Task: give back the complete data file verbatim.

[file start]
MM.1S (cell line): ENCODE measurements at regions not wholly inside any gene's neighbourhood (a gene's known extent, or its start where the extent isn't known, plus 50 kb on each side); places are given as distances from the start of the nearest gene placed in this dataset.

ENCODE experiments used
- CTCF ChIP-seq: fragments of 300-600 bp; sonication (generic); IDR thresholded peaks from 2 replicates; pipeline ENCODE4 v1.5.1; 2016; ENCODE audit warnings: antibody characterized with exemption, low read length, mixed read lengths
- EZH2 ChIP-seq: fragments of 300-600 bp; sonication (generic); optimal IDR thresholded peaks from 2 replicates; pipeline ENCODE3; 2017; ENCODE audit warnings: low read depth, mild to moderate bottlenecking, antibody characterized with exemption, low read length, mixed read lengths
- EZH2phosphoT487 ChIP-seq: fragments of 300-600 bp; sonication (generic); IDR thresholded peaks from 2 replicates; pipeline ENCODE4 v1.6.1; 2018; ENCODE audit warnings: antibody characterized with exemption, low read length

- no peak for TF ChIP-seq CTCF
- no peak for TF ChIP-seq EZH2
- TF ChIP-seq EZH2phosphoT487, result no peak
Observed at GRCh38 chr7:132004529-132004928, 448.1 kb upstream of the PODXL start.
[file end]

MM.1S (cell line): ENCODE measurements at regions not wholly inside any gene's neighbourhood (a gene's known extent, or its start where the extent isn't known, plus 50 kb on each side); places are given as distances from the start of the nearest gene placed in this dataset.

ENCODE experiments used
- CTCF ChIP-seq: fragments of 300-600 bp; sonication (generic); IDR thresholded peaks from 2 replicates; pipeline ENCODE4 v1.5.1; 2016; ENCODE audit warnings: antibody characterized with exemption, low read length, mixed read lengths
- EZH2 ChIP-seq: fragments of 300-600 bp; sonication (generic); optimal IDR thresholded peaks from 2 replicates; pipeline ENCODE3; 2017; ENCODE audit warnings: low read depth, mild to moderate bottlenecking, antibody characterized with exemption, low read length, mixed read lengths
- EZH2phosphoT487 ChIP-seq: fragments of 300-600 bp; sonication (generic); IDR thresholded peaks from 2 replicates; pipeline ENCODE4 v1.6.1; 2018; ENCODE audit warnings: antibody characterized with exemption, low read length

- no peak for TF ChIP-seq CTCF
- no peak for TF ChIP-seq EZH2
- TF ChIP-seq EZH2phosphoT487, result no peak
Observed at GRCh38 chr7:132004529-132004928, 448.1 kb upstream of the PODXL start.